Archive for Tuesday, May 12, 2009

In hot car, ’just a minute’ can be deadly for dogs

May 12, 2009


Calling in an animal welfare alert

What if you see that someone else has left a dog in a hot car?

Humane officers say that in many situations it is perfectly fine to leave a dog in a car, but if you have any doubt about the temperature or whether the animal is in distress, don’t hesitate to call. Zita Macinanti, director of Humane Law Enforcement at the Washington Humane Society, says that rather than take a chance, “It’s better to waste our time.”

If you don’t know who to call, officers say it’s OK to call 911.

When you call, remember:

• Leave contact information in case officers need more information; being able to contact you can make all the difference in finding the car in time. They will never give out your name, so you don’t need to fear repercussions.

• If you can’t stay, try to find someone local, like a clerk in a nearby store, to notify of the situation so they can direct officers. If you can’t leave a phone number, ask if you can provide the number of the store.

• If you see the owner return and the car leaves, call officers back and let them know so they can attend to other animals that need their help.


If you’ve ever left your dog in the car for “just five minutes” on a summer day, the officers of the Washington Humane Society want you to hear some cautionary tales.

“They all say the same thing: I never thought that this would happen,” says Mitchell Battle, deputy director of humane law enforcement at the Washington Humane Society. “I was only going to be gone for two minutes.”

But just running inside for a quick errand can be deadly to your pet — even if the weather isn’t all that hot.

In one fatal incident Battle responded to, the temperature was only in the 70s. A woman stopped at home, parked in the shade and came out after what she said was 15 minutes. By the time officers got there, the shade had moved, turning the car into what officer Eve Russell calls “a solar-powered Easy-Bake oven.”

Everyone’s opened a car door and been amazed by how much hotter it is than outside — but you may not realize exactly how hot a car can get. Check out the numbers at the Web site, a program of United Animal Nations. When it’s 72 degrees, a car in direct sun can reach an internal temperature of 116. Even in the shade, a car can be 10 to 20 degrees hotter than outdoors, and cracking the window has almost no effect.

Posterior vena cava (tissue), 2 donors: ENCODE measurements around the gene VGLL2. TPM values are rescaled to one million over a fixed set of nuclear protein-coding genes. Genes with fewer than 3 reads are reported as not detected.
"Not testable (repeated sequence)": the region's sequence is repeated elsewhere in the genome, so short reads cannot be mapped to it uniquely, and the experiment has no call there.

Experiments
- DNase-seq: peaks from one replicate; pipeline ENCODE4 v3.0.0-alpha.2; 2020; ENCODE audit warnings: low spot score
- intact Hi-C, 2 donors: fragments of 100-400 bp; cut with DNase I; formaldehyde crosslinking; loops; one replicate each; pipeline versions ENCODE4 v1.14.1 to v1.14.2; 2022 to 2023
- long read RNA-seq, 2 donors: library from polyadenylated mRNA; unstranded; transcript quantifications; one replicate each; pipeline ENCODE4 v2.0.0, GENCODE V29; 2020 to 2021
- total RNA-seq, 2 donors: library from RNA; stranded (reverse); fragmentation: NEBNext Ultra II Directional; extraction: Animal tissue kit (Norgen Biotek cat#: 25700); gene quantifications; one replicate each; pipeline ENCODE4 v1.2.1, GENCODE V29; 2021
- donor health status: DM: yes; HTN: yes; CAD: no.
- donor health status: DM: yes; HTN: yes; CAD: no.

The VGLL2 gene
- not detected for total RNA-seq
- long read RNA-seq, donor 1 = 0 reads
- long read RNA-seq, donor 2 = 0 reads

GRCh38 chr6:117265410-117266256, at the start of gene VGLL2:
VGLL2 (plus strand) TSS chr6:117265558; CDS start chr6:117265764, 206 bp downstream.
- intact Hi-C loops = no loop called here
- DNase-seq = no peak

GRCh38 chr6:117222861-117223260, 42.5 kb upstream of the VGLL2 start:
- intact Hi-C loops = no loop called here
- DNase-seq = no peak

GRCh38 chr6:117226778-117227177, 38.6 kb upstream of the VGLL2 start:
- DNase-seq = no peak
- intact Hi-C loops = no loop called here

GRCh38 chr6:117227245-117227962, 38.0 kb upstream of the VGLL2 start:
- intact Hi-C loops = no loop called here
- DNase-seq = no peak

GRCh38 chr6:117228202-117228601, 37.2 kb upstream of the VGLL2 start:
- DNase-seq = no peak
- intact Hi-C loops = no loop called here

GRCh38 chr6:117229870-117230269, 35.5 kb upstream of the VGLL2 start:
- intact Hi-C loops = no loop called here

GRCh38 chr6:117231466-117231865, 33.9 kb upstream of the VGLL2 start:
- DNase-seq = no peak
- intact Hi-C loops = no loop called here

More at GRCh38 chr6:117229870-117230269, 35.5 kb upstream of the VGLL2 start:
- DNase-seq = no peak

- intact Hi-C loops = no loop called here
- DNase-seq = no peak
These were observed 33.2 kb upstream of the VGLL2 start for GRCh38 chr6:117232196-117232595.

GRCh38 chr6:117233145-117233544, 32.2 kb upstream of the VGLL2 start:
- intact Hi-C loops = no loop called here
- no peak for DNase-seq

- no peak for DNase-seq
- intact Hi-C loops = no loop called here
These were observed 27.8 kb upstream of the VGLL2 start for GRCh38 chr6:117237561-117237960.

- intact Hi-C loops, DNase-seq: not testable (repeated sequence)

Veterinarian Cate Rinaldo, a volunteer with United Animal Nations, points out that dogs don’t have sweat glands all over their bodies like humans do, so the main way they can cool off is by panting, which isn’t very efficient.

Once a dog’s body temperature gets over about 106 — normal temperature is around 101 — the result is “everything from nerve damage, heart problems, liver damage, systemic organ failure, and it happens fast, within a matter of minutes,” she says.

Summer is also vacation season, and the Washington officers are often called to cases where people travelling with their dogs tried to use the car to extend their stay by a few hours.

“They check out of their hotel at noon and they still want to go to the zoo or a museum, and they leave Fluffy in the car,” says officer Ann Russell.

Remember that one more museum isn’t worth the risk to your pet’s life — and that cars are not the only place where dogs can get overheated. Rinaldo says that before she was a vet and knew of the dangers, one of her dogs collapsed from heat exhaustion after playing off-leash on a 75 degree day.

That dog survived, but not all are so lucky. One 90 degree day in the San Bernadino mountains, Andy Hoodward of Orange, Calif., was flagged down by a couple carrying their dog in a backpack.

“The woman explained that they had set out hiking in the morning but a couple of miles in, the dog had become lethargic, unresponsive and would neither walk nor drink,” says Hoodward.

The couple were also in bad shape, and Hoodward drove them to a ranger’s station, but it was too late for the dog, which died on the trip.

And officers say anyone can be the victim of inattention or miscalculation. Officer Ann Russell tells of one woman who worked with autistic children and was a volunteer guide dog puppy raiser — “the most responsible person you can imagine,” she says. In an emergency with one of the children, the woman accidentally left a puppy in a car and it died.

Even indoors, it can get too hot for some animals. Battle tells of an elderly, overweight beagle that died of heat exhaustion in his own home; sadly, the house did have central air conditioning but the owners hadn’t left it on since there were no people home.

Be especially careful if you confine your dog to a crate or one area of the house and he’s not free to seek a cooler spot. If you leave your dogs outside, even on a patio or deck, make sure they have shade all day and remember that the sun moves. Use a tarp or awning to shade the spot, and perhaps reconsider whether your dogs might be happier indoors.